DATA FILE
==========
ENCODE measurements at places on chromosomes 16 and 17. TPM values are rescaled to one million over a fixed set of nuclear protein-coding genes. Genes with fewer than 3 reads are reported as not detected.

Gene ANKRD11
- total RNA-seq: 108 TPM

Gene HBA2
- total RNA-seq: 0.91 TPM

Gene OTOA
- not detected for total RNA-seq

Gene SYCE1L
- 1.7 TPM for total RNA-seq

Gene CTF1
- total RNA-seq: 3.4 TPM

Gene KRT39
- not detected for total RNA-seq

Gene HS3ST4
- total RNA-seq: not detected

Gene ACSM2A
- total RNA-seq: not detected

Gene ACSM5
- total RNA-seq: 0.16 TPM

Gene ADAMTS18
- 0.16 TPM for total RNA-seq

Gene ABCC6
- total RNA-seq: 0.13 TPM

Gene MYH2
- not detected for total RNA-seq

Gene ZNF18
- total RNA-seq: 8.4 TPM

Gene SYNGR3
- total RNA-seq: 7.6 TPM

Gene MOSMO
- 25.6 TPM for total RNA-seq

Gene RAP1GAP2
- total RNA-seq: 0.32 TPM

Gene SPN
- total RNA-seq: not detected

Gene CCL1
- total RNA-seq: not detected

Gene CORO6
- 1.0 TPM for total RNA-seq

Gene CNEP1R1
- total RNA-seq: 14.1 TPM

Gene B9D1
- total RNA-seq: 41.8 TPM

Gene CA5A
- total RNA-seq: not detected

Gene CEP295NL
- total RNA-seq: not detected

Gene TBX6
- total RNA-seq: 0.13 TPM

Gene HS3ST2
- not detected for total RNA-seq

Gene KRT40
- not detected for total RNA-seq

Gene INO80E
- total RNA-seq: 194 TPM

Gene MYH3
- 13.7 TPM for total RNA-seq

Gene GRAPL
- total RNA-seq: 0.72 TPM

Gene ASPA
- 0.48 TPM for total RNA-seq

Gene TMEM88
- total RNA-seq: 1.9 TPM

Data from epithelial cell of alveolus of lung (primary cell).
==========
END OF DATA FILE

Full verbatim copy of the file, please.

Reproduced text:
ENCODE measurements at places on chromosomes 16 and 17. TPM values are rescaled to one million over a fixed set of nuclear protein-coding genes. Genes with fewer than 3 reads are reported as not detected.

Gene ANKRD11
- total RNA-seq: 108 TPM

Gene HBA2
- total RNA-seq: 0.91 TPM

Gene OTOA
- not detected for total RNA-seq

Gene SYCE1L
- 1.7 TPM for total RNA-seq

Gene CTF1
- total RNA-seq: 3.4 TPM

Gene KRT39
- not detected for total RNA-seq

Gene HS3ST4
- total RNA-seq: not detected

Gene ACSM2A
- total RNA-seq: not detected

Gene ACSM5
- total RNA-seq: 0.16 TPM

Gene ADAMTS18
- 0.16 TPM for total RNA-seq

Gene ABCC6
- total RNA-seq: 0.13 TPM

Gene MYH2
- not detected for total RNA-seq

Gene ZNF18
- total RNA-seq: 8.4 TPM

Gene SYNGR3
- total RNA-seq: 7.6 TPM

Gene MOSMO
- 25.6 TPM for total RNA-seq

Gene RAP1GAP2
- total RNA-seq: 0.32 TPM

Gene SPN
- total RNA-seq: not detected

Gene CCL1
- total RNA-seq: not detected

Gene CORO6
- 1.0 TPM for total RNA-seq

Gene CNEP1R1
- total RNA-seq: 14.1 TPM

Gene B9D1
- total RNA-seq: 41.8 TPM

Gene CA5A
- total RNA-seq: not detected

Gene CEP295NL
- total RNA-seq: not detected

Gene TBX6
- total RNA-seq: 0.13 TPM

Gene HS3ST2
- not detected for total RNA-seq

Gene KRT40
- not detected for total RNA-seq

Gene INO80E
- total RNA-seq: 194 TPM

Gene MYH3
- 13.7 TPM for total RNA-seq

Gene GRAPL
- total RNA-seq: 0.72 TPM

Gene ASPA
- 0.48 TPM for total RNA-seq

Gene TMEM88
- total RNA-seq: 1.9 TPM

Data from epithelial cell of alveolus of lung (primary cell).